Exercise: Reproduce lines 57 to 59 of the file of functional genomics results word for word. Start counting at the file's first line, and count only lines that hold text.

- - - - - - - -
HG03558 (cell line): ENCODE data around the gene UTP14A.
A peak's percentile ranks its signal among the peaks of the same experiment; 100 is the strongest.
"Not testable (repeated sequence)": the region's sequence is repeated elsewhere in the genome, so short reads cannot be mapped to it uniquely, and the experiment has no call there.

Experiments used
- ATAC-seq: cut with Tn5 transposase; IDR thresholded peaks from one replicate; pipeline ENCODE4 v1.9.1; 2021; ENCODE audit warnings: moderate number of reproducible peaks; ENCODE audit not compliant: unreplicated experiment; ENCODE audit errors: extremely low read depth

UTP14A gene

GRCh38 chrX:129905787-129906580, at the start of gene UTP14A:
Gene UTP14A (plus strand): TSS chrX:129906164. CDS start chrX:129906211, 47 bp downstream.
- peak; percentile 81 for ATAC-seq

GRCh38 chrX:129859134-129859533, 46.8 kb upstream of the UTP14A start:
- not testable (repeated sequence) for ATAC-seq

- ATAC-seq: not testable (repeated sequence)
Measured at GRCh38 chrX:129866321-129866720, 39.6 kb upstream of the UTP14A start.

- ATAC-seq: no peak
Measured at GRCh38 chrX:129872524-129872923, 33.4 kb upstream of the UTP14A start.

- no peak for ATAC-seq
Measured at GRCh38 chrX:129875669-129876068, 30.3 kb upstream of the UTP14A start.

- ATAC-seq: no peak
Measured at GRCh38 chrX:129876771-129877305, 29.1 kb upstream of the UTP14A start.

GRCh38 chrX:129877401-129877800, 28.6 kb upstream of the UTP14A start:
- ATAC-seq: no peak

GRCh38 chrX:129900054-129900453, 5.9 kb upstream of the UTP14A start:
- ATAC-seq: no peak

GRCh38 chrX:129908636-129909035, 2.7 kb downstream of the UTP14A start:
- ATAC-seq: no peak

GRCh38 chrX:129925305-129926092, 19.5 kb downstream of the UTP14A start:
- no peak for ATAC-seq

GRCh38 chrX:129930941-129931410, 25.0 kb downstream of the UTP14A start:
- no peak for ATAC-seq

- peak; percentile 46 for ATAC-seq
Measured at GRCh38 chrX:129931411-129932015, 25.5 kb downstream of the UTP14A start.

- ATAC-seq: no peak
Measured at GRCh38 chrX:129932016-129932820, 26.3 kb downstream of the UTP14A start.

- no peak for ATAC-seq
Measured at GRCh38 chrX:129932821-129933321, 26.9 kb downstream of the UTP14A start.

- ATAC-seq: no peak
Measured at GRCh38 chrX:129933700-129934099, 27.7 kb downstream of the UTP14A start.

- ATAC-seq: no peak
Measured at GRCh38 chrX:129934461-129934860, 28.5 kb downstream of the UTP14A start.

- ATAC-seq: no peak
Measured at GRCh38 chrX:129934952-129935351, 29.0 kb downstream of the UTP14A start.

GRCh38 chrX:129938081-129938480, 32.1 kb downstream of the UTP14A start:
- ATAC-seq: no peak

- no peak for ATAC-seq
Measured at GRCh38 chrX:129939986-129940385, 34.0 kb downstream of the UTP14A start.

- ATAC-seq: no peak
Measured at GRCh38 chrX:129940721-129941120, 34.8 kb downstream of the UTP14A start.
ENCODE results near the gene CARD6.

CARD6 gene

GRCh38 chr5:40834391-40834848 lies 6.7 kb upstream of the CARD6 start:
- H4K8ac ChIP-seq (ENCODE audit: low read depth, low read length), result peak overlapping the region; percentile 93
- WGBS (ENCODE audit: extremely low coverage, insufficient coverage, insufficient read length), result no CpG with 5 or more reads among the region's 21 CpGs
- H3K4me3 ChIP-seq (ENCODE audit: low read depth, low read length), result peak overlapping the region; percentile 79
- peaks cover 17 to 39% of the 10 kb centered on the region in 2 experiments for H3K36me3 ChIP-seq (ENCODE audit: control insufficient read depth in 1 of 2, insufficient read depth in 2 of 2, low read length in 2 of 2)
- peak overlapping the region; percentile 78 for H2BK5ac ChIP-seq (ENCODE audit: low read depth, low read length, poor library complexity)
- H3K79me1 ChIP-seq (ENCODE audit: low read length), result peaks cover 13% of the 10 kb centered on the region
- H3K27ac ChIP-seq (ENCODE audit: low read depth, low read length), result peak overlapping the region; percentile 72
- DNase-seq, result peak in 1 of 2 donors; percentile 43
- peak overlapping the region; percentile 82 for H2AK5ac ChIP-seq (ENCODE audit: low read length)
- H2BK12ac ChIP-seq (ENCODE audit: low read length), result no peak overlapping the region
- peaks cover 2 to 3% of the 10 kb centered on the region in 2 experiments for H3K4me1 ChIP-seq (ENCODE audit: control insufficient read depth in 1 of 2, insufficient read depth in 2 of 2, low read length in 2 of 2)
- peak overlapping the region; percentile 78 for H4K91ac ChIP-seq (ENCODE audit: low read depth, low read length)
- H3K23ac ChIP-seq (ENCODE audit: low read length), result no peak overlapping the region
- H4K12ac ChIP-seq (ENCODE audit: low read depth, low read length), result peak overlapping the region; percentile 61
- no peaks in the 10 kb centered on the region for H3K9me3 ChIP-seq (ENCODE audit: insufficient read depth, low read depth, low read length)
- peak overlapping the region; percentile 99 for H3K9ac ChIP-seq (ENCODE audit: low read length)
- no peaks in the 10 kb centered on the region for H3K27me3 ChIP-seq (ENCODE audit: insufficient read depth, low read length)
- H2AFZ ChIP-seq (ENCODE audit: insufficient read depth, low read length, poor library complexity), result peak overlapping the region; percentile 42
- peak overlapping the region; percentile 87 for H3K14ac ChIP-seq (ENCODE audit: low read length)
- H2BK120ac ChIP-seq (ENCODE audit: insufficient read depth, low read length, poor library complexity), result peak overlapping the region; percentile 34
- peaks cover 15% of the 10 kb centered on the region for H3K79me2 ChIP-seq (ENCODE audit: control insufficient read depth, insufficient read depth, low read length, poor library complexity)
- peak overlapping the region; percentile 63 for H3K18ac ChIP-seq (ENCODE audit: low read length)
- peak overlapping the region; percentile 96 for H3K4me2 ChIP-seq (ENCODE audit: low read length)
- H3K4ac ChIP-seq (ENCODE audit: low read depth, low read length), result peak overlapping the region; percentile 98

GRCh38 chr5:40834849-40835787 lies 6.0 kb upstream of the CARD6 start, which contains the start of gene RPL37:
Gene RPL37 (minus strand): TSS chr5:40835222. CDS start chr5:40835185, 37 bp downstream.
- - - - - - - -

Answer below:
- H3K27ac ChIP-seq (ENCODE audit: low read depth, low read length), result peak overlapping the region; percentile 72
- DNase-seq, result peak in 1 of 2 donors; percentile 43
- peak overlapping the region; percentile 82 for H2AK5ac ChIP-seq (ENCODE audit: low read length)